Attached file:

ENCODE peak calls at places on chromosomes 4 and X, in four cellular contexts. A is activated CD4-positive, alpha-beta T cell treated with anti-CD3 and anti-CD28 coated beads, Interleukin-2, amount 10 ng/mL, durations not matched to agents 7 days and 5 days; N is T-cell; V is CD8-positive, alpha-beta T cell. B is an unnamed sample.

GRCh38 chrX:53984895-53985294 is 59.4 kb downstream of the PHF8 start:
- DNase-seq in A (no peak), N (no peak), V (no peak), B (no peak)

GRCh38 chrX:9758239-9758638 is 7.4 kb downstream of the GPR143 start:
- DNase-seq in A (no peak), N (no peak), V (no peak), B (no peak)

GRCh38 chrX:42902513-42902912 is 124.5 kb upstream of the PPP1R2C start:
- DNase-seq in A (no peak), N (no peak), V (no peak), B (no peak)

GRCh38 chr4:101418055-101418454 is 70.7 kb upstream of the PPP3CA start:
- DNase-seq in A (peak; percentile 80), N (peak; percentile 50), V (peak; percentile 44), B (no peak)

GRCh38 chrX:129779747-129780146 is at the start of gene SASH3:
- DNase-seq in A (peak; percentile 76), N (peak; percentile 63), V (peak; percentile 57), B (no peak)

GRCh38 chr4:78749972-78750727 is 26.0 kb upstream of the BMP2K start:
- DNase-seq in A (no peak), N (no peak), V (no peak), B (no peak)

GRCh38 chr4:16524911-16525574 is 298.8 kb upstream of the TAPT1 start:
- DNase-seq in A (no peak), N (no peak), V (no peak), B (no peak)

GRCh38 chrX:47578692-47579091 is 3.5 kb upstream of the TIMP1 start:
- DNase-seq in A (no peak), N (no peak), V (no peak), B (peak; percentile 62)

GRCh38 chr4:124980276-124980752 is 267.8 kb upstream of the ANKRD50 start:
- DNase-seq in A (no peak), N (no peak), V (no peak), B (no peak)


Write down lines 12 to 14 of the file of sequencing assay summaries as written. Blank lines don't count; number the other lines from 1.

GRCh38 chr4:78749972-78750727 is 26.0 kb upstream of the BMP2K start:
- DNase-seq in A (no peak), N (no peak), V (no peak), B (no peak)

GRCh38 chr4:16524911-16525574 is 298.8 kb upstream of the TAPT1 start: